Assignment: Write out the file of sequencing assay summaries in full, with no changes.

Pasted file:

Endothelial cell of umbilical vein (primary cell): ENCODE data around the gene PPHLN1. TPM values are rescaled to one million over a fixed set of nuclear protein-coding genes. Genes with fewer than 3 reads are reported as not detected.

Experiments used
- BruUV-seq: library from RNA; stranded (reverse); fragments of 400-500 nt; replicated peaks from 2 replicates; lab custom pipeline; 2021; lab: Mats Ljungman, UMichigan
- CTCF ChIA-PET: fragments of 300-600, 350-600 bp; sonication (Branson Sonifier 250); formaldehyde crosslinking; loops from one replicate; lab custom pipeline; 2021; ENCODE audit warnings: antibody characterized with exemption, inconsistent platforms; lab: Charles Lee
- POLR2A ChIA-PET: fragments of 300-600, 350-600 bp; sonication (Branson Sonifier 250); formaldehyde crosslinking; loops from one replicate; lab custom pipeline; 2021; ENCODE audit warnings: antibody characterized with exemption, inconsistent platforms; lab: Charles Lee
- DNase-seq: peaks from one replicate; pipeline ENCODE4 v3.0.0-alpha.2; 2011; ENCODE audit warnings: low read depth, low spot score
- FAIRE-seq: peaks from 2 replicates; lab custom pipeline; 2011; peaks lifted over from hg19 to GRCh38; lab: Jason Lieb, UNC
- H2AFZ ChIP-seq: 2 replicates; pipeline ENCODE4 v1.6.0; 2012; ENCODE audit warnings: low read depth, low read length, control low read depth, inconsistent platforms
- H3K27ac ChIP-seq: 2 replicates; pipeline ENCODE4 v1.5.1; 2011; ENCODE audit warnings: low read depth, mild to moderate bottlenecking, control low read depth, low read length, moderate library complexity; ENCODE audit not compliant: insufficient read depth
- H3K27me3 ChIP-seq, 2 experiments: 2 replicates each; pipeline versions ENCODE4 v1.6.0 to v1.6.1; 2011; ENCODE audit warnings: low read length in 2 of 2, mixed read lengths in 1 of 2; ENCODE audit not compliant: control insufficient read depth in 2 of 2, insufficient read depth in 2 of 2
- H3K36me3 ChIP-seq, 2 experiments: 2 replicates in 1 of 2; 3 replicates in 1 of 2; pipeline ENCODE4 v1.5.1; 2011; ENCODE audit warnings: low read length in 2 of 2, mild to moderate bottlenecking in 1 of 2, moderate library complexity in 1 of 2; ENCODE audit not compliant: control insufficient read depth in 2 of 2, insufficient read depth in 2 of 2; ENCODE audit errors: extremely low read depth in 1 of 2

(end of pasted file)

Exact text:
Endothelial cell of umbilical vein (primary cell): ENCODE data around the gene PPHLN1. TPM values are rescaled to one million over a fixed set of nuclear protein-coding genes. Genes with fewer than 3 reads are reported as not detected.

Experiments used
- BruUV-seq: library from RNA; stranded (reverse); fragments of 400-500 nt; replicated peaks from 2 replicates; lab custom pipeline; 2021; lab: Mats Ljungman, UMichigan
- CTCF ChIA-PET: fragments of 300-600, 350-600 bp; sonication (Branson Sonifier 250); formaldehyde crosslinking; loops from one replicate; lab custom pipeline; 2021; ENCODE audit warnings: antibody characterized with exemption, inconsistent platforms; lab: Charles Lee
- POLR2A ChIA-PET: fragments of 300-600, 350-600 bp; sonication (Branson Sonifier 250); formaldehyde crosslinking; loops from one replicate; lab custom pipeline; 2021; ENCODE audit warnings: antibody characterized with exemption, inconsistent platforms; lab: Charles Lee
- DNase-seq: peaks from one replicate; pipeline ENCODE4 v3.0.0-alpha.2; 2011; ENCODE audit warnings: low read depth, low spot score
- FAIRE-seq: peaks from 2 replicates; lab custom pipeline; 2011; peaks lifted over from hg19 to GRCh38; lab: Jason Lieb, UNC
- H2AFZ ChIP-seq: 2 replicates; pipeline ENCODE4 v1.6.0; 2012; ENCODE audit warnings: low read depth, low read length, control low read depth, inconsistent platforms
- H3K27ac ChIP-seq: 2 replicates; pipeline ENCODE4 v1.5.1; 2011; ENCODE audit warnings: low read depth, mild to moderate bottlenecking, control low read depth, low read length, moderate library complexity; ENCODE audit not compliant: insufficient read depth
- H3K27me3 ChIP-seq, 2 experiments: 2 replicates each; pipeline versions ENCODE4 v1.6.0 to v1.6.1; 2011; ENCODE audit warnings: low read length in 2 of 2, mixed read lengths in 1 of 2; ENCODE audit not compliant: control insufficient read depth in 2 of 2, insufficient read depth in 2 of 2
- H3K36me3 ChIP-seq, 2 experiments: 2 replicates in 1 of 2; 3 replicates in 1 of 2; pipeline ENCODE4 v1.5.1; 2011; ENCODE audit warnings: low read length in 2 of 2, mild to moderate bottlenecking in 1 of 2, moderate library complexity in 1 of 2; ENCODE audit not compliant: control insufficient read depth in 2 of 2, insufficient read depth in 2 of 2; ENCODE audit errors: extremely low read depth in 1 of 2